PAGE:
Wow Alias, you are me and I am you. I guess we are not alone in this world with our f***ed up brains.

  • Alias says:

    This is terrible advice. Help is all a codependent person wants. Having a codependent parent is like having a child as a parent. They can be funny and sweet but you become their caregiver, and their therapist.

    Your life doesn’t feel like its yours. You feel guilty just having fun. You always put other people first and you never feel good enough. You constantly feel guilty. You feel like a monster. All of your mothers happiness is your responsibility to give. You hate her and love her and when you make her happy you feel like an evil lord bestowing mercy.

    You feel worn out and exhausted, you become unable to express emotion and eventually have trouble even knowing what your feeling. You are unable to receive love or to give it. You have trouble having a relationship, or you never do. Its an empty awful existence.

    You want to scream and shout at your mother when she calls but it would be like a torturing a crying puppy that doesn’t know why its being hurt.

    So you listen to her while she talks and tells you her problems . You say the right things – That rude manipulative friend of hers ” Mom, she isn’t worth your time” and when shes worried about something you say “not to worry” because “by next month it will all have been over”.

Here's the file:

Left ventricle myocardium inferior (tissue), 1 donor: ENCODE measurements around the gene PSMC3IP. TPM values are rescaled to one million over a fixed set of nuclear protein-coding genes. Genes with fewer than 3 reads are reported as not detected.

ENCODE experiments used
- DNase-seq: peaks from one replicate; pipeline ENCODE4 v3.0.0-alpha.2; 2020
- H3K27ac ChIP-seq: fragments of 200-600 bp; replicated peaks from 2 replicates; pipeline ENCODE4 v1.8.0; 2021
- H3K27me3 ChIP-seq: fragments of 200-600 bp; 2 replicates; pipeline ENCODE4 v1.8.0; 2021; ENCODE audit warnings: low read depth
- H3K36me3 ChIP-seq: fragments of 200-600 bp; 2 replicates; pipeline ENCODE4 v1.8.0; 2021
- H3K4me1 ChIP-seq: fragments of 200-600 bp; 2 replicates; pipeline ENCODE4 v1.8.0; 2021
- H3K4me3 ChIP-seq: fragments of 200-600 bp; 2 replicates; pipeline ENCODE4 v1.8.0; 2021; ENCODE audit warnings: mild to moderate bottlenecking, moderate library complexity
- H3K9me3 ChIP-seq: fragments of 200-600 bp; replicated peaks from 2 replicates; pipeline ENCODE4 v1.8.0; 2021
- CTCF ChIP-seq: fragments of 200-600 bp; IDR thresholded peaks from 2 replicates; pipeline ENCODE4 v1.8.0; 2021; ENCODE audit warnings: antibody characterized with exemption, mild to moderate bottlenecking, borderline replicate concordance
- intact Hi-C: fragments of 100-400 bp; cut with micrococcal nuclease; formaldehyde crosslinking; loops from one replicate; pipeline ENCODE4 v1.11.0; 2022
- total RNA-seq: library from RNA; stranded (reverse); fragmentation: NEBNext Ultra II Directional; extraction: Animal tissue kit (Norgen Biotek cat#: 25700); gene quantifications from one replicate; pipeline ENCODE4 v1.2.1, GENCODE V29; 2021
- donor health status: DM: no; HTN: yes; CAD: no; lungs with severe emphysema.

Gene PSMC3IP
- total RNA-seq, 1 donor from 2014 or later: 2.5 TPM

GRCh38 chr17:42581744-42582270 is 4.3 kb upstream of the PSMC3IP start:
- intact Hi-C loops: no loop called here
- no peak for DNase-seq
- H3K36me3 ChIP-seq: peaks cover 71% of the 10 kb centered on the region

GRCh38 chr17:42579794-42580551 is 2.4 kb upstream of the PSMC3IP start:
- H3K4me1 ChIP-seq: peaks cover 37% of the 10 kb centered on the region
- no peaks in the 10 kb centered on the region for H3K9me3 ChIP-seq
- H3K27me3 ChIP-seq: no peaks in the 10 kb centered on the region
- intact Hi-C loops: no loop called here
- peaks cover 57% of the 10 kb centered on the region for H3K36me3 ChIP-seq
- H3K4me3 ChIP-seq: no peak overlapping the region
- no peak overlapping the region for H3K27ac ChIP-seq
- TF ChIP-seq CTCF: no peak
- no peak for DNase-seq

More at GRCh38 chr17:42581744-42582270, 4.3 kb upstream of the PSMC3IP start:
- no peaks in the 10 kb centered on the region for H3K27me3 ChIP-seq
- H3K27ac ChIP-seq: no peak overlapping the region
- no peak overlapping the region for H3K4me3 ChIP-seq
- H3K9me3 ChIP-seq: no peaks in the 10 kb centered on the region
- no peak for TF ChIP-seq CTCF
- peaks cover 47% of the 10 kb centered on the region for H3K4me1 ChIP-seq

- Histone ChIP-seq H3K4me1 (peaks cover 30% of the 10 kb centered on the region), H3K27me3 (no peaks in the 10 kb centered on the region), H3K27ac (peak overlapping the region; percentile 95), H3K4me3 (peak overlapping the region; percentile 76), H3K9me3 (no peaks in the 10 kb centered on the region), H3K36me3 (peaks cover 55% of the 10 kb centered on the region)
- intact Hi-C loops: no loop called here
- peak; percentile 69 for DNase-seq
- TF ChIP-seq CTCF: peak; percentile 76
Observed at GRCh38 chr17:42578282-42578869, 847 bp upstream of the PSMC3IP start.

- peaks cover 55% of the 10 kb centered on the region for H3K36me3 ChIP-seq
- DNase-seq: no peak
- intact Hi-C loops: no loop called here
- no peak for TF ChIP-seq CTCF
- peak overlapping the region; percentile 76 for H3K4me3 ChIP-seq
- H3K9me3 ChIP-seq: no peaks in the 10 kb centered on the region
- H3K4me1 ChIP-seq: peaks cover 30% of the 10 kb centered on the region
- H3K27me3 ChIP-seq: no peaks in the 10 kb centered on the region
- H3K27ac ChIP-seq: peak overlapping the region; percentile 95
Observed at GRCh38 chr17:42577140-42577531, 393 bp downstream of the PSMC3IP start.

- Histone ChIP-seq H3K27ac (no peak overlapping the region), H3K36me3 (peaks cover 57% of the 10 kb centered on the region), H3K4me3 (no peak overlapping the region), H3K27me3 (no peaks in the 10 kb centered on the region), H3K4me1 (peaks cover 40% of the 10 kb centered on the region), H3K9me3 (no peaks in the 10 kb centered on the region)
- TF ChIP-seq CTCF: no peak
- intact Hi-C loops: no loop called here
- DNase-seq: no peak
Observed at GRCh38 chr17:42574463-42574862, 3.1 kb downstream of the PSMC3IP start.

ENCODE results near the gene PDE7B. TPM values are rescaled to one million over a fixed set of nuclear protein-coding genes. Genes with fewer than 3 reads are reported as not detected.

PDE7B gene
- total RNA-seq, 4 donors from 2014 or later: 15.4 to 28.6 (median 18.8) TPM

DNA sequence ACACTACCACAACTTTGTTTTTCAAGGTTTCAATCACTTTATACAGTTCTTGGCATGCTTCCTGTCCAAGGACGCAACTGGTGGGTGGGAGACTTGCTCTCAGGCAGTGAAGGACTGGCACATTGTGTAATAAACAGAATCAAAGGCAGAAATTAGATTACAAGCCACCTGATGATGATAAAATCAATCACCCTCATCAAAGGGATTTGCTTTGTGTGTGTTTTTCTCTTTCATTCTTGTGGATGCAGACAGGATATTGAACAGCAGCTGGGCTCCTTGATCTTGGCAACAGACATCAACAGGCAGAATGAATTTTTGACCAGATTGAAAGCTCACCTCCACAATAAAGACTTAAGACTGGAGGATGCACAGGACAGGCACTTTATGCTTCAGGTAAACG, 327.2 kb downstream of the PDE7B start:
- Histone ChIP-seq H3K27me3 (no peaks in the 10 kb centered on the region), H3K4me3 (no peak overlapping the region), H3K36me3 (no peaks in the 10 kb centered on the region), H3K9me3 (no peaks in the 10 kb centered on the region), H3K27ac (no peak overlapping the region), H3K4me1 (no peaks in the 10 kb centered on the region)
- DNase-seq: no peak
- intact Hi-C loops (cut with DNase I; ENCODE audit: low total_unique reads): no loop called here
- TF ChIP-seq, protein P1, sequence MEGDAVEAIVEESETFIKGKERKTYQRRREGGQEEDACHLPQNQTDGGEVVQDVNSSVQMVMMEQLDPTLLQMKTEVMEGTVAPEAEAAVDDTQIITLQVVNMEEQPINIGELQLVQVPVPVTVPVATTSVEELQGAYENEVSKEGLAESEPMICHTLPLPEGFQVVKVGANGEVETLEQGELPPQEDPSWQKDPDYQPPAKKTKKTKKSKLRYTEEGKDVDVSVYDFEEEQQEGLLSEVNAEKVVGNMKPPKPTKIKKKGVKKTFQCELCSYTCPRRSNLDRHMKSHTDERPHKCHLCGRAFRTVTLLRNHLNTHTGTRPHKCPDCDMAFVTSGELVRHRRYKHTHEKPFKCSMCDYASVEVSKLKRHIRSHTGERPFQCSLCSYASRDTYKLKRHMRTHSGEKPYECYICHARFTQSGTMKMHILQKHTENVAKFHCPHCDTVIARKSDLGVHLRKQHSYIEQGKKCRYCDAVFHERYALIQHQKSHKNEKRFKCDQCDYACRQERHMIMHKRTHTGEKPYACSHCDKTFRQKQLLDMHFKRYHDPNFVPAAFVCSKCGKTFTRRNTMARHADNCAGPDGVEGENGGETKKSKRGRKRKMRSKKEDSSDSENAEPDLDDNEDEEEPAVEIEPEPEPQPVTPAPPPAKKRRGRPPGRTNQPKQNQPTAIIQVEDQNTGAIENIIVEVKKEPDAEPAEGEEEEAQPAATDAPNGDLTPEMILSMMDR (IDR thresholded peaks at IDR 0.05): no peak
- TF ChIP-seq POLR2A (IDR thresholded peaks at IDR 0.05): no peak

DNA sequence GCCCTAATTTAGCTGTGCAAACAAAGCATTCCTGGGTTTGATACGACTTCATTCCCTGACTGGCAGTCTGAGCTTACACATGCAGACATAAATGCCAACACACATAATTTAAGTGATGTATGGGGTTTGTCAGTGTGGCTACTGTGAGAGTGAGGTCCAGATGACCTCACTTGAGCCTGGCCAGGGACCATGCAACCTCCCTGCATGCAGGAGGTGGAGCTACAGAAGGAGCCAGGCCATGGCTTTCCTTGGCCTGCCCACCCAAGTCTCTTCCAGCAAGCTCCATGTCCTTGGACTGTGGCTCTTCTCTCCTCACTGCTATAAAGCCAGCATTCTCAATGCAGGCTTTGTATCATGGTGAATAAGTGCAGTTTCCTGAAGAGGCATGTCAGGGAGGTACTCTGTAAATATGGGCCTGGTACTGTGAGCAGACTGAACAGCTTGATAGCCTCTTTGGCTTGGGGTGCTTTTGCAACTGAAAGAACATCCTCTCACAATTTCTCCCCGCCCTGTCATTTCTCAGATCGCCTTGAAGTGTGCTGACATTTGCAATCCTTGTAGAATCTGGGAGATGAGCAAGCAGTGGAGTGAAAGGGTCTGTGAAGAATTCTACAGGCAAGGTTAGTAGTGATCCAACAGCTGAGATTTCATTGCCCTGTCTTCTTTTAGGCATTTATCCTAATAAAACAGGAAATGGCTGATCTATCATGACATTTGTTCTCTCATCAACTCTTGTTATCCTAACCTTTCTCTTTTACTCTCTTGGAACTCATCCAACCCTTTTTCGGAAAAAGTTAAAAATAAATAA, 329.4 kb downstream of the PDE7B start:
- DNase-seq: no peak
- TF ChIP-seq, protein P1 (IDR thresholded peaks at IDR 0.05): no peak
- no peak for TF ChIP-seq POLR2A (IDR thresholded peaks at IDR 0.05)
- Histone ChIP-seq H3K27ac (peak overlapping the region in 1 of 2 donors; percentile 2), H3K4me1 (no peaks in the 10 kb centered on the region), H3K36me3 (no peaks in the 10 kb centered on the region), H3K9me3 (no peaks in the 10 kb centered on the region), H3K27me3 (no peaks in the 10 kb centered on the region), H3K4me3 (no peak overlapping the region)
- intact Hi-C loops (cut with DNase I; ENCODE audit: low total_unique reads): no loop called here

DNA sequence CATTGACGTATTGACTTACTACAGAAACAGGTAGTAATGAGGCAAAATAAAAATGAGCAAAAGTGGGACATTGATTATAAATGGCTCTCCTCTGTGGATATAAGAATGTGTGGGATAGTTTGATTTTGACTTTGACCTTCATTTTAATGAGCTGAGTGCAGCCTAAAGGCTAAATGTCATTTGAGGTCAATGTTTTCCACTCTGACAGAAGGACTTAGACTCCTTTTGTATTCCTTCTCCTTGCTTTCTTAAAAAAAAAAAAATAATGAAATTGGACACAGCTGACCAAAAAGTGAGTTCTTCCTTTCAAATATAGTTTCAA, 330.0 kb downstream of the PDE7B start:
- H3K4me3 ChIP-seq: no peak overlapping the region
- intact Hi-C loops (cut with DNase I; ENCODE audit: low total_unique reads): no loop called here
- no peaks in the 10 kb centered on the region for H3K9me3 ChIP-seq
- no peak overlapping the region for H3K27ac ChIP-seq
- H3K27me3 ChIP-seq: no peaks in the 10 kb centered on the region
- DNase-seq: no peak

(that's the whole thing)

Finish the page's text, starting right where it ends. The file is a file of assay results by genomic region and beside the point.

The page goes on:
Then she says she loved chatting to me (even though she did most of the talking) and that she loves you. She tells you how much you mean to her. And you think “All I had to do was call and it “made her day”. She loves me. Whats wrong with me ? why do I hate her?. Why am I such a selfish monster. ” and you turn the rage on yourself and push yourself to be better, achieve great things so you can feel like you are a good person, but its never enough so you numb yourself with drugs.

    Then you nod and say “Ill talk to you tommorow” You keep the anger inside of you. Thats where the monster in you hides. And behind the monster there are feelings of hurt and abandonment. You want that child you call mom to be a parent so you can tell her that your hurting and sometimes you do. You try to tell her why she hurts you. You dont let it out. You explain it to her like a parent tells a child why what they did was wrong.

    She cries and you comfort her. You swallow your anger and it aches like a lump in your throat as you tell her that you care about her. She asks you what she should do and you dont know, you search your feelings and find yourself wanting to shout at her but needing to comfort her at the same time. It feels hard to know whats right or wrong. Are your feelings even right? maybe there is something wrong with you?.

    You forget why you brought it up and wished you hadn’t. You were probably having a bad day and now you took it out on her. Maybe she is a good mother? She loves me – What have I done!? Im a monster. She tells you shes sorry and you feel like a…..

    Then you numb it out because its pani all the time. And its lonely.